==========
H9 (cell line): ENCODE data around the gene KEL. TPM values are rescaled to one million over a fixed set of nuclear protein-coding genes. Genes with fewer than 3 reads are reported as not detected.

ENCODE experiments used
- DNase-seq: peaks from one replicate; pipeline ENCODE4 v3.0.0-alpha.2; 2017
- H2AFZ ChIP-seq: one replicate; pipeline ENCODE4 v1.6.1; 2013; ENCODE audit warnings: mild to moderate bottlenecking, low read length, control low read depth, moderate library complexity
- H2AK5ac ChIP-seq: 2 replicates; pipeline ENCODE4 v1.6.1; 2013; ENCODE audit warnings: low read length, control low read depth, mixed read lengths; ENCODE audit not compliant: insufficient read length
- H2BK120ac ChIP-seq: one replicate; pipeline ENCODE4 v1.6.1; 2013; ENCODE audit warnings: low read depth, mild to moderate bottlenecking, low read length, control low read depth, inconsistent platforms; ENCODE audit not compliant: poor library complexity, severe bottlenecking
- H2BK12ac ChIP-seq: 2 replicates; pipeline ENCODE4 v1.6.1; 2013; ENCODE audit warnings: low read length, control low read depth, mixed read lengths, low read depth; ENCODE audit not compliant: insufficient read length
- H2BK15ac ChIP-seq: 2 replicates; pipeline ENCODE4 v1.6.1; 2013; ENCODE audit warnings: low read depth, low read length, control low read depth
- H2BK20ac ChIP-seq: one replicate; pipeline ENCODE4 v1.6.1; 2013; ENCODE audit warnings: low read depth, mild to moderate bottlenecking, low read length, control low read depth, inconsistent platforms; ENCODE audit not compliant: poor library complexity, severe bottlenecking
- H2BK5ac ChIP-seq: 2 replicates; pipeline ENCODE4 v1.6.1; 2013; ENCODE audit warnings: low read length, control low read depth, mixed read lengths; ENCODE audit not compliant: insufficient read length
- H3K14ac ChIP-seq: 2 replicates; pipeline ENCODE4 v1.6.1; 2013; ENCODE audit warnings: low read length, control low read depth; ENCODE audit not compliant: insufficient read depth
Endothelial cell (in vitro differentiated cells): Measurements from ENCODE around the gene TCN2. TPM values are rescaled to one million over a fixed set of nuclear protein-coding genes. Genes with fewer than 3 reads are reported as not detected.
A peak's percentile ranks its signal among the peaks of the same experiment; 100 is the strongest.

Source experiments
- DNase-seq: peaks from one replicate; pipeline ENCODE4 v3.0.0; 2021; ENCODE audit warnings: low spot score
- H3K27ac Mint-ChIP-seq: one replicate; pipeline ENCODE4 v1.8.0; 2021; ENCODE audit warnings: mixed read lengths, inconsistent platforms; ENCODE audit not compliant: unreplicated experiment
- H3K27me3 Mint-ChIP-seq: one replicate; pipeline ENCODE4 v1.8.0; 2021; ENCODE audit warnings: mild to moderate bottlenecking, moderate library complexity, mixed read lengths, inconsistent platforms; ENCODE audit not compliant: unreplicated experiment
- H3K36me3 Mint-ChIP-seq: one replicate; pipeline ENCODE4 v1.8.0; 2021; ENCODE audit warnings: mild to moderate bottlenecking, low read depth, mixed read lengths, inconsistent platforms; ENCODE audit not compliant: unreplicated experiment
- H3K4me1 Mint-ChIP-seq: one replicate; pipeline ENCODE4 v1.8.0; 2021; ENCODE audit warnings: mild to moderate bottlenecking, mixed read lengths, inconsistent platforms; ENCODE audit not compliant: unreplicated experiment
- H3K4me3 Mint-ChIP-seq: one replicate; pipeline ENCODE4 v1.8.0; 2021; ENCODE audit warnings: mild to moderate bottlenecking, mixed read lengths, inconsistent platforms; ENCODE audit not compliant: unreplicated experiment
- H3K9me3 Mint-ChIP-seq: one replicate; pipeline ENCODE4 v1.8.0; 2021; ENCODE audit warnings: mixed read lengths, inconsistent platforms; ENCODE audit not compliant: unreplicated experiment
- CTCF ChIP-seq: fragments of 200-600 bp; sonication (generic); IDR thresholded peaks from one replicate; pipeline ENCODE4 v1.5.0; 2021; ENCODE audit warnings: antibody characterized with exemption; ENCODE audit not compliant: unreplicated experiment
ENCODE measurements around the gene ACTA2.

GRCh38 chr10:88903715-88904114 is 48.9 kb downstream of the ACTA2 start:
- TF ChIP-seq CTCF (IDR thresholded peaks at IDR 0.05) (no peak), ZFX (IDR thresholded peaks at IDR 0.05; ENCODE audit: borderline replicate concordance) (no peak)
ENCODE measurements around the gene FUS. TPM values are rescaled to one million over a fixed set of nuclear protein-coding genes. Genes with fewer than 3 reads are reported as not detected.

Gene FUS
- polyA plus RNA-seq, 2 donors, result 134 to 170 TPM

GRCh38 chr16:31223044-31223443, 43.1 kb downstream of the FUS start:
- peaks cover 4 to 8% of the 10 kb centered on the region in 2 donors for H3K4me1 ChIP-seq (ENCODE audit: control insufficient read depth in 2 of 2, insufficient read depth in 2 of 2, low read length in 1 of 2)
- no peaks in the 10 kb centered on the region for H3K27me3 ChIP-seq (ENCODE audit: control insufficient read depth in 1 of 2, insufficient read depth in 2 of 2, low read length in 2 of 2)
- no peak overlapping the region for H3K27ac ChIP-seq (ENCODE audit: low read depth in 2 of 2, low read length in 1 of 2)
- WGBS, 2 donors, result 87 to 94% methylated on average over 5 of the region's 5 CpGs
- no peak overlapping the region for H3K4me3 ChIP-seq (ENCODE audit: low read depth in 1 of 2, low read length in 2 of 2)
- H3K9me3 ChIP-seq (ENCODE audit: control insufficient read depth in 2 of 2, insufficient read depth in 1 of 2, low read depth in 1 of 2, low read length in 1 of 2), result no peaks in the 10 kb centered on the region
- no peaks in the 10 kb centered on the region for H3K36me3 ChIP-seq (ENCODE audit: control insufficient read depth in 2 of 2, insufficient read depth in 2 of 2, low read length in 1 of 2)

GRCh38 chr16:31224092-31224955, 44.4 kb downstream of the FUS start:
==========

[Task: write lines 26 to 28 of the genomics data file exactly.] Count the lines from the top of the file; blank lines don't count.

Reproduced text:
ENCODE measurements around the gene FUS. TPM values are rescaled to one million over a fixed set of nuclear protein-coding genes. Genes with fewer than 3 reads are reported as not detected.

Gene FUS
- polyA plus RNA-seq, 2 donors, result 134 to 170 TPM